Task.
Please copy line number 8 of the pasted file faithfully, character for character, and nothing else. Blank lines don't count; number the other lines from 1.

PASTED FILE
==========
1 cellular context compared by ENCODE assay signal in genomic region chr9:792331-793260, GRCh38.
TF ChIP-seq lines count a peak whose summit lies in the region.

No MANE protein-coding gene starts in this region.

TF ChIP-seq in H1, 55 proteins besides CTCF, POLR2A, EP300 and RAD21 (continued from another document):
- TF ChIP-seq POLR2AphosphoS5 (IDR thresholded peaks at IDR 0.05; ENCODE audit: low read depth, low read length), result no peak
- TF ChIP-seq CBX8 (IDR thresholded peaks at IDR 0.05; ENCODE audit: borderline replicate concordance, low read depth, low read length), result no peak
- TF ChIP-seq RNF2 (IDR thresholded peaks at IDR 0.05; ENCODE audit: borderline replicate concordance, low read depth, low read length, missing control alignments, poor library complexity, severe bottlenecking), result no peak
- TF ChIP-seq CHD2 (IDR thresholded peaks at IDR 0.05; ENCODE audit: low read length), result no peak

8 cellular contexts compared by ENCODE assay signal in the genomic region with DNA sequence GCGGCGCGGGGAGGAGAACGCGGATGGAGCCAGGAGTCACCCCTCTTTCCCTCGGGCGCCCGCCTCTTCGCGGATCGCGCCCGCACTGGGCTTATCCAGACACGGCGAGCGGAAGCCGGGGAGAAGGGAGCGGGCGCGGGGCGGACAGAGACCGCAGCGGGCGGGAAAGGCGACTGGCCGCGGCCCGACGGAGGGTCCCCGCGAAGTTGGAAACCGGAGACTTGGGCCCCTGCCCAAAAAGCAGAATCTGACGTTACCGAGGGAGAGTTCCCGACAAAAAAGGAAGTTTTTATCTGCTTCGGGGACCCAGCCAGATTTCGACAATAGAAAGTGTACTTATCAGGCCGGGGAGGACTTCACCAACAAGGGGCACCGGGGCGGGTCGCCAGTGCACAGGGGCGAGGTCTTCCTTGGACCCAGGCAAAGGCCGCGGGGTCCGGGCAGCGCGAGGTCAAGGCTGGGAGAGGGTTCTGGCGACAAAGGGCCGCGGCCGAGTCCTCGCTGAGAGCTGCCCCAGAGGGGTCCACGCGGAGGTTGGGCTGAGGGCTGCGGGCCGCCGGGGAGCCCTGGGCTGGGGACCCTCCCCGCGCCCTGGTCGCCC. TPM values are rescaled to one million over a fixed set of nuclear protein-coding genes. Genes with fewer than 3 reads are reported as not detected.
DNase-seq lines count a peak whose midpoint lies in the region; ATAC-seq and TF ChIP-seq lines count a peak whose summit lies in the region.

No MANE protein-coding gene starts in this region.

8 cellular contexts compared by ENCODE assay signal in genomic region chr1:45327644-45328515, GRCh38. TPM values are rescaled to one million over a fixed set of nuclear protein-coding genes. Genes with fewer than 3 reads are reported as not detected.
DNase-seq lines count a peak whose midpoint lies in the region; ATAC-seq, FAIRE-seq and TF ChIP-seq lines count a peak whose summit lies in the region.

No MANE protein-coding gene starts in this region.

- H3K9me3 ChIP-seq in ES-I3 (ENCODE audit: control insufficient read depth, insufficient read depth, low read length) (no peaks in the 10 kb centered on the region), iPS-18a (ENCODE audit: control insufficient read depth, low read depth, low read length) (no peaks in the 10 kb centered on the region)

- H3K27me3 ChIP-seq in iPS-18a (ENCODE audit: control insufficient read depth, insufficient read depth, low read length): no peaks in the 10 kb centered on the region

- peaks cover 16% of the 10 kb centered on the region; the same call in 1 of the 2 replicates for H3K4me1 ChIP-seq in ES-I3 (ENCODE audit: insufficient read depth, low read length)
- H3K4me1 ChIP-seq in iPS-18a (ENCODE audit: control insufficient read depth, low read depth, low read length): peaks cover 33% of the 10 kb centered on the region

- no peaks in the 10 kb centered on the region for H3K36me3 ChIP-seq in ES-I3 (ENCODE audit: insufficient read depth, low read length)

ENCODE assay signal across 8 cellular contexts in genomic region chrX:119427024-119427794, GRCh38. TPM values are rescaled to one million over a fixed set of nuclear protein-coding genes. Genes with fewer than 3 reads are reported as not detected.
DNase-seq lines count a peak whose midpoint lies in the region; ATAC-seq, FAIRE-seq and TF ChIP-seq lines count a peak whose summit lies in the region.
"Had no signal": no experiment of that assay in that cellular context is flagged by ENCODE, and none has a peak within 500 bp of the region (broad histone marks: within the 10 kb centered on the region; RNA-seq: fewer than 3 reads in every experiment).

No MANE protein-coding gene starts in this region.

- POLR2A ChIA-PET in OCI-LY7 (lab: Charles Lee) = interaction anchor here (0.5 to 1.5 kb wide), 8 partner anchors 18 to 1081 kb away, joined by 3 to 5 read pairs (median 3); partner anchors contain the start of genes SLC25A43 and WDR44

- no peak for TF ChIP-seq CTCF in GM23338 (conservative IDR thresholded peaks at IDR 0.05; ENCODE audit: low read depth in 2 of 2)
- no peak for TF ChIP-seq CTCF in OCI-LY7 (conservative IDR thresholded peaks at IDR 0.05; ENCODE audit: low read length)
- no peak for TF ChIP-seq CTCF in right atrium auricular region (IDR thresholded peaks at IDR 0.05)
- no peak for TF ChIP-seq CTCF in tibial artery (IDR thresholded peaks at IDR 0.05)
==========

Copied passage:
- TF ChIP-seq CHD2 (IDR thresholded peaks at IDR 0.05; ENCODE audit: low read length), result no peak